Q Your father was a banker, you grew up in a tax haven, Monaco, and your first job was in the casino in Monte Carlo. What have you learned about people through money?

R. That you can be very rich and still be a protagonist with no imagination. If your only goal in life is to make more money, you lack creativity. I also learned that education and culture have a big impact and can curb this type of behavior. In Monte Carlo I had friends who became couriers, others who bought an island… and there is always a moment when you ask yourself which side you want to be on. You have to choose. I love and admire a former Spanish police infiltrator. He told me that he wanted to be a bullfighter, but luckily he decided to be something much more useful to society and not bother the poor animals (laughs).

In prison, I saw ETA members spending 400 euros a month on marijuana to survive.”

Q And who had more problems: the friends who sent money emails or you for reporting the scam?

R. Well, fortunately that is something that can be changed.

Q How do you remember those five and a half months in prison? I think it coincided with a bank robber.

R. In prison I met terrorists, drug traffickers, hitmen, pedophiles and even good people. From a psychological perspective, it was a very interesting, formative time. There were many worlds within this separate world that is the prison. The first week I was in charge of the library and tried to get to know the prisoners through the books they requested. I remember that some were very concerned with black magic issues. Also that there were ETA members who spent 400 euros a month on marijuana to survive… We talked a lot.

Hervé Falciani, last Tuesday, during the interview. Hervé Falciani, last Tuesday, during the interview. Jaime Villanueva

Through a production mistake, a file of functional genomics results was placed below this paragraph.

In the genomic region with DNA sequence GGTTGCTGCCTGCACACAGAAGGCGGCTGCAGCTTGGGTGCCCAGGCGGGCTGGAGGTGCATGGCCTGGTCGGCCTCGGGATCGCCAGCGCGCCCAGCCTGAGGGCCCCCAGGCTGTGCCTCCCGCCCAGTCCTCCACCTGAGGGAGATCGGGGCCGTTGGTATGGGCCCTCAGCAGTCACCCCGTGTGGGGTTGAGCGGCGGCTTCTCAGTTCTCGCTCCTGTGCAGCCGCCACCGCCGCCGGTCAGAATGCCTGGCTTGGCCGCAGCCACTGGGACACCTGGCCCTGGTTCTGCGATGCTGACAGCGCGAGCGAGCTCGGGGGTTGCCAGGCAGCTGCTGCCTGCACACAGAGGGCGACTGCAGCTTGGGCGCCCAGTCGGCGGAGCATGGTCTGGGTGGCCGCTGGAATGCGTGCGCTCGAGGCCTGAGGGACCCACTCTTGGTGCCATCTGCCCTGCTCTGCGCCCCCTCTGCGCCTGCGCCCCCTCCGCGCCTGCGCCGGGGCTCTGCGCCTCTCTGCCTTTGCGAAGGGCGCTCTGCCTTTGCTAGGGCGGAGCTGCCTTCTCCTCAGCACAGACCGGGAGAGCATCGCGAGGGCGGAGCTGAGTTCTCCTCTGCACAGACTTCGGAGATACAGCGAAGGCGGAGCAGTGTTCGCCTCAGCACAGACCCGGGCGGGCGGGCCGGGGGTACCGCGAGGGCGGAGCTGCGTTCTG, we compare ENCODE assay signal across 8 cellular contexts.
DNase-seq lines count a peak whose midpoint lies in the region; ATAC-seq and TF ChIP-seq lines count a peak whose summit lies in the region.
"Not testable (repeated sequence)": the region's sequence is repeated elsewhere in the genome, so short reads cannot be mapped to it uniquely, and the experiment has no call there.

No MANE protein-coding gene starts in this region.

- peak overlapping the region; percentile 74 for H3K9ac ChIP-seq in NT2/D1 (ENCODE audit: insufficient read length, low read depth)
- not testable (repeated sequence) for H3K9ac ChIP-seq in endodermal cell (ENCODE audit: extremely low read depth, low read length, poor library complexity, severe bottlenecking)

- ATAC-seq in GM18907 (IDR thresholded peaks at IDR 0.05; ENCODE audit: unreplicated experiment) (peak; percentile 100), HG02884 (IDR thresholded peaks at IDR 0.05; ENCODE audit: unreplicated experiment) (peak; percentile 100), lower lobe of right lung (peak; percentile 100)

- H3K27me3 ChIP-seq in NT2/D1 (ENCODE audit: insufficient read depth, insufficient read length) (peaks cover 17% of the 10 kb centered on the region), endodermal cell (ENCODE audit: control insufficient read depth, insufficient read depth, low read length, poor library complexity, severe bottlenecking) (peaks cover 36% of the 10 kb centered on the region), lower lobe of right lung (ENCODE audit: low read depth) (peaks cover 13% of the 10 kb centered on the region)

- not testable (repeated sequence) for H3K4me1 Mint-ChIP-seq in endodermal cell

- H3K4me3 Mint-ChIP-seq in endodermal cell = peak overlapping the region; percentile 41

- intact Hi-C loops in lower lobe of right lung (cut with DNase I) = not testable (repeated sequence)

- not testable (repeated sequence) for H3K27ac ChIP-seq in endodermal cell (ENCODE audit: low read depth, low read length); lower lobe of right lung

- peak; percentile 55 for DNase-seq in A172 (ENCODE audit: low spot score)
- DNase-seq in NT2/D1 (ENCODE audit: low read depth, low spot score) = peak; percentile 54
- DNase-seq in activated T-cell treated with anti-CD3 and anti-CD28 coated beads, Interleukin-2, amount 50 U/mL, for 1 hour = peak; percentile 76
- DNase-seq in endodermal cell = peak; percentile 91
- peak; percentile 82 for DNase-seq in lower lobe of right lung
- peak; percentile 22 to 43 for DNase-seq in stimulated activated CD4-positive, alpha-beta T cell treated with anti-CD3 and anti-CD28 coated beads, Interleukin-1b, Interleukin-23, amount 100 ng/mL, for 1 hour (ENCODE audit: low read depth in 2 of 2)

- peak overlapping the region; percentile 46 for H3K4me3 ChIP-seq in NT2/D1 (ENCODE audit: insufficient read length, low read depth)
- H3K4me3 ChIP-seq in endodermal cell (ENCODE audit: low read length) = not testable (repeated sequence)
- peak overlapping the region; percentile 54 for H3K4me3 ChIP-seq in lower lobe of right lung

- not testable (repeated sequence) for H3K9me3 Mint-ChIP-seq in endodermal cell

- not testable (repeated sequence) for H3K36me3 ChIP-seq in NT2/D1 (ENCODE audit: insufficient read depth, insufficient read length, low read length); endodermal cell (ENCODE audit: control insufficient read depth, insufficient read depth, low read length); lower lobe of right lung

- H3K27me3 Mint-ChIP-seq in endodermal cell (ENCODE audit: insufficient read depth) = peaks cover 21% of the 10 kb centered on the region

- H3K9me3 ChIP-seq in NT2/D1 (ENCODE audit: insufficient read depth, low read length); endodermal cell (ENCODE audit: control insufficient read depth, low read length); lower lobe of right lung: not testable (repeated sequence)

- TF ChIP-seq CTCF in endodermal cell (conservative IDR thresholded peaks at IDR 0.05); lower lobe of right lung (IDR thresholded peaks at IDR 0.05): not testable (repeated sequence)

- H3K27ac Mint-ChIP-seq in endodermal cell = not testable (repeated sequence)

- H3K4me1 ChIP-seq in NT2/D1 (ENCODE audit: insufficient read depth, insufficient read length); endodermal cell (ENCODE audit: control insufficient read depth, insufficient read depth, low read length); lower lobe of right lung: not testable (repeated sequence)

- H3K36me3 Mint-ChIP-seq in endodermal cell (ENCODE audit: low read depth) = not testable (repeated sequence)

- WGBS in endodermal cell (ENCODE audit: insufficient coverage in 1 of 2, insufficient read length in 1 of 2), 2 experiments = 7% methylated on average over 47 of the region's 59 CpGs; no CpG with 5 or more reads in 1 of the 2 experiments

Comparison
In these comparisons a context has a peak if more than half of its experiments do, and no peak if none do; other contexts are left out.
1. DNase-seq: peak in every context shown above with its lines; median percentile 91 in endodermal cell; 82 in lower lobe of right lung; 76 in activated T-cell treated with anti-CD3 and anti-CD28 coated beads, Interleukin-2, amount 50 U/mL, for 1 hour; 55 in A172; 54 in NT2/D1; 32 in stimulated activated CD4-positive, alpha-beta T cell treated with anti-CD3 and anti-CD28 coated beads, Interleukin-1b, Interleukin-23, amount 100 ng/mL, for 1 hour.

Q Switzerland accused him of wanting to sell the data and sentenced him to five years in prison, which he did not serve. What did you plan to do when you traveled to Lebanon in 2008 and founded the company Palorma?

R. They could only convict me of economic espionage, and that's what I claim, but not of trying to sell the data, because they didn't even prove it. I traveled to Lebanon to make false statements because my goal was to uncover a warning in Switzerland. The alert was triggered, I went to France and there they were able to investigate me so that the true information could be prosecuted. This data has been used by the French judiciary and many other countries. Everything was prepared for it to be like this.

Q When you started working at HSBC, did you have any idea what was going on there?

R. Clear! Why did customers from other countries come to Switzerland? They looked for what they didn't have: secrecy, a lack of control. For example, why did Russian oligarchs go to Cyprus? To launder your money. Tax and legal havens are not over yet. There is still a lot to be done, particularly with regard to the financial lack of transparency of stock corporations. This is where the focus is right now and we need more resources.

Q And when and how did you make the decision to intervene: storing all this data?

R. I couldn't have done what I did on my own. At the bank I was responsible for strategic projects; I didn't have direct access to the data. The Falciani list was a collective plan: I spoke to technicians, many were not Swiss, they had a different conscience… And what happened next was also planned. I alone wouldn't have thought of coming to Spain.